Law is a set of rules, usually written or tacit, that shape politics, economics, history and society.
The word law is also used to refer to the Mosaic covenant, containing commands and regulations that God commanded his people to follow (Matthew 5:17; 22:37). In the New Testament, the term law often refers to specific commandments of the Old Testament Scriptures, such as the prohibition against adultery in Matthew 5:21.
It is a legal system that governs the interaction of people with the state, each other and the environment. It is typically divided into several branches, such as constitutional law, administrative law, criminal law and civil law.
Common law is a form of legal system that originated in continental Europe and is still common in most nations today. It distinguishes between public and private law, with public law governing the state and common law covering individual topics such as property and contracts.
Generally, legal rights are those that are enforceable and which the law is willing to adjudicate if they are violated. Imperfect rights, on the other hand, are those that may be infringed but for which remedies or sanctions are not imposed by law.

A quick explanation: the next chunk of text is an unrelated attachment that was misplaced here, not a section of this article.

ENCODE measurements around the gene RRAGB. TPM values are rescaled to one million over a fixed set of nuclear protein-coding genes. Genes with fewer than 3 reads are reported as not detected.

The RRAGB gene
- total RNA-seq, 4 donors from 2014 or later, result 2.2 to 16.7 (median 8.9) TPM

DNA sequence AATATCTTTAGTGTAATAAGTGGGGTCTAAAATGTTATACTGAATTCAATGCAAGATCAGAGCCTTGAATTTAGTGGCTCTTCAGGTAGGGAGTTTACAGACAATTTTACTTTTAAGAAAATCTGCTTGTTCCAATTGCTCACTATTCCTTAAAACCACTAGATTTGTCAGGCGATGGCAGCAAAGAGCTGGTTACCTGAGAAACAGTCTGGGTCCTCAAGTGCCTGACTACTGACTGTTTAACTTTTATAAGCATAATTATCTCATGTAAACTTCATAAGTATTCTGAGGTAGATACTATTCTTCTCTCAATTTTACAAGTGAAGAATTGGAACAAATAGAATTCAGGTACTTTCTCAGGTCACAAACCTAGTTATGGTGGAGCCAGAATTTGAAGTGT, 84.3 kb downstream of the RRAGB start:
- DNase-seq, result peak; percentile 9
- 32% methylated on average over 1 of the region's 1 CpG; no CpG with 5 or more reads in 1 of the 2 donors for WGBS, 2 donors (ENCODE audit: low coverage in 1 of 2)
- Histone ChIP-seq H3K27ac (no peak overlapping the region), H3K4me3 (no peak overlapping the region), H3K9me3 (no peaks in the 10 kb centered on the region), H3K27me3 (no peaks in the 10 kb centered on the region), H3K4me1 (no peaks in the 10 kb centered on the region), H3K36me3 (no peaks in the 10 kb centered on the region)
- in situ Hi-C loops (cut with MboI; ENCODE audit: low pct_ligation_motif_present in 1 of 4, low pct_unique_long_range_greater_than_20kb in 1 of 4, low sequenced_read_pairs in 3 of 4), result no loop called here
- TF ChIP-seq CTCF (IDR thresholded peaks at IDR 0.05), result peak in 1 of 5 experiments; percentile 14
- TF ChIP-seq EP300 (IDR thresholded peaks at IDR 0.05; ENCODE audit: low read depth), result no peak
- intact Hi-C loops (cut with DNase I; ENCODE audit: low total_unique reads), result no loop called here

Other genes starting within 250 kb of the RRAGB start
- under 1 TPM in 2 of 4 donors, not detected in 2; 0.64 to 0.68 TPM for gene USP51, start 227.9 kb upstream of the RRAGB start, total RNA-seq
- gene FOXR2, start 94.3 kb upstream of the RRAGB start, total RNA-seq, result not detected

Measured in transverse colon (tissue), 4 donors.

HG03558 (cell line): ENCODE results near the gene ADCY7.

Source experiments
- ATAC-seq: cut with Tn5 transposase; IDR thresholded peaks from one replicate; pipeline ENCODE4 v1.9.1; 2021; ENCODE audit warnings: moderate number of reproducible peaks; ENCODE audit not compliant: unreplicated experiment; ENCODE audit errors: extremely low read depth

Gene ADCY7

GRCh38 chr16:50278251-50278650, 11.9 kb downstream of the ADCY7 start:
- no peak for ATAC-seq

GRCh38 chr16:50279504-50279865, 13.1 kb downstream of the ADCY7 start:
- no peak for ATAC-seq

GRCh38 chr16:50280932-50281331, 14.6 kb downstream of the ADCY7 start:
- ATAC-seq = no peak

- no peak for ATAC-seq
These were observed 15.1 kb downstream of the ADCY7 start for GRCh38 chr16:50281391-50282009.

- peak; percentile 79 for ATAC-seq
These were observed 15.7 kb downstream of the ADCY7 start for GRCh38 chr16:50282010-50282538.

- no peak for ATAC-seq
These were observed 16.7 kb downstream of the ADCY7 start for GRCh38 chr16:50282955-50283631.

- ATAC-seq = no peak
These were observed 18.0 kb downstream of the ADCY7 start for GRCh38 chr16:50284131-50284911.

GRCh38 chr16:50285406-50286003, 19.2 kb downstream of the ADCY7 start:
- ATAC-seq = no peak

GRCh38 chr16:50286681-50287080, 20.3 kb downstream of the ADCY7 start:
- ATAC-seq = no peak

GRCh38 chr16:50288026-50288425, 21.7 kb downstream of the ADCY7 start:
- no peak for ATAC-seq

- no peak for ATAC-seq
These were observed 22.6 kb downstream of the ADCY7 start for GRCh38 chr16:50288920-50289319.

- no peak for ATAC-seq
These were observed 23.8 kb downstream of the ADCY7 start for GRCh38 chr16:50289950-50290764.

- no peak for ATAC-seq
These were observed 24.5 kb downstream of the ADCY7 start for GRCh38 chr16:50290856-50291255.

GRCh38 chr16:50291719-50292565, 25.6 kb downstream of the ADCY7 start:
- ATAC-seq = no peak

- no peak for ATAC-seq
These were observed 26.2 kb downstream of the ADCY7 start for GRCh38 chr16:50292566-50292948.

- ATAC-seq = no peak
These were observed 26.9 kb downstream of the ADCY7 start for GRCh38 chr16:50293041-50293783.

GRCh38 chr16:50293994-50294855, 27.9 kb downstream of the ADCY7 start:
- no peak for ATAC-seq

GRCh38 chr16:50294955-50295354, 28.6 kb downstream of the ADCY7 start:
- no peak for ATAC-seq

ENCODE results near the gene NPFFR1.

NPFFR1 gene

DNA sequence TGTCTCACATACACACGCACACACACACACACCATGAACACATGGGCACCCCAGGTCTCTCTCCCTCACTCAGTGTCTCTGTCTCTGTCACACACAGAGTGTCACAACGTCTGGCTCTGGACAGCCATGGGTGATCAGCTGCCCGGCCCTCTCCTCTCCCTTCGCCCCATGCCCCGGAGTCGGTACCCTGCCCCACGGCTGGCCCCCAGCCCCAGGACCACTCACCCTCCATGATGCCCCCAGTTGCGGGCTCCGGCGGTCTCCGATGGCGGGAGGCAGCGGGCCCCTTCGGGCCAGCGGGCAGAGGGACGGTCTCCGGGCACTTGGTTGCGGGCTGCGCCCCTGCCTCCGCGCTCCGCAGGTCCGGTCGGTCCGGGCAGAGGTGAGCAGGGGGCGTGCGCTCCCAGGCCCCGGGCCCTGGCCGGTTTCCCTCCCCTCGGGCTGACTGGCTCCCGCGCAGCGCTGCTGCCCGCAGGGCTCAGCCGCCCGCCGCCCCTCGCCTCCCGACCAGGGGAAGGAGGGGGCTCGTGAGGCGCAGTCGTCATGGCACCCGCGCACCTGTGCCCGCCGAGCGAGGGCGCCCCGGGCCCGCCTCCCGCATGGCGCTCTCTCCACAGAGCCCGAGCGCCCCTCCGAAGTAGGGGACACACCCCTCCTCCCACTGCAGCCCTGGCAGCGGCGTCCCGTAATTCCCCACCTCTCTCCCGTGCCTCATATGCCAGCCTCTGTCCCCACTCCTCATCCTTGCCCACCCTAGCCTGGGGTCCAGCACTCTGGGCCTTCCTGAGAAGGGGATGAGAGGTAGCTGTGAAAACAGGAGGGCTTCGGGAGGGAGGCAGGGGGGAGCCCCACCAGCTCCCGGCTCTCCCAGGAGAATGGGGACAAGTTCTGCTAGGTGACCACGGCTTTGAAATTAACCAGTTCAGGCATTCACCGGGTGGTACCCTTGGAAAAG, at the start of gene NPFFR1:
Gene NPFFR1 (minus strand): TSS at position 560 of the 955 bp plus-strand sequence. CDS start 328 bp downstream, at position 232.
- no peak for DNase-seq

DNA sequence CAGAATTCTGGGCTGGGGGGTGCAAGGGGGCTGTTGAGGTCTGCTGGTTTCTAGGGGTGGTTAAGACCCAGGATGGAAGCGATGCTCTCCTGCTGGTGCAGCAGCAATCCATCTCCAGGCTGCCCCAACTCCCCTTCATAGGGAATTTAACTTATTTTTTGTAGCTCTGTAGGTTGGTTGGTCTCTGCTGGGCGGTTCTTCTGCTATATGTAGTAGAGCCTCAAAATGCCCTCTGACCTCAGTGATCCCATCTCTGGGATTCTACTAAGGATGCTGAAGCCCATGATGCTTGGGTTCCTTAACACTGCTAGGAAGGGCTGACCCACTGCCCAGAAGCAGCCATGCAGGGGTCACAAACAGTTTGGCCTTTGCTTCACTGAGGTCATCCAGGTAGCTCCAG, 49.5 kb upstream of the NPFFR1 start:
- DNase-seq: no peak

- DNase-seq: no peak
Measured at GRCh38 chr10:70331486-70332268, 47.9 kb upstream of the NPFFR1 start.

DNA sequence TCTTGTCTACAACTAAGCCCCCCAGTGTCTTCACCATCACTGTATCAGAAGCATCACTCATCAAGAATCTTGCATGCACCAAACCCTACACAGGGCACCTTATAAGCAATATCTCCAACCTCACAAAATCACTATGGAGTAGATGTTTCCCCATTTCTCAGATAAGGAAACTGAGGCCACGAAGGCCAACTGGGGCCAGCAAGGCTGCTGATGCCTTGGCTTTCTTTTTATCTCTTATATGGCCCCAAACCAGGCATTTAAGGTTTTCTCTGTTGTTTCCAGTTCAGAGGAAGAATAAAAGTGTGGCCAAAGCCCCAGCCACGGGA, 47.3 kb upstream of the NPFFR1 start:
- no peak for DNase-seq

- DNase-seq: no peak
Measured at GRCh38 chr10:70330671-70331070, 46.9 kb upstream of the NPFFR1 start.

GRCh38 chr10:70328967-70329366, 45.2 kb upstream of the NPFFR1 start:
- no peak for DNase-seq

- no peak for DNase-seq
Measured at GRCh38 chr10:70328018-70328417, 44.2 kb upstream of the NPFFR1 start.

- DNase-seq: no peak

According to Hohfeld, there are four normatively distinct kinds of right, each of which consists of claim-rights, correlative duties, powers and disabilities. A claim-right is a type of entitlement that entitles the subject to ph if and only if the object is under a duty to ph (Kamm 2002: 476). Powers are derived from holding or being able to alter the normative landscape, while disabilities are associated with being unable to hold, exercise, or use such powers.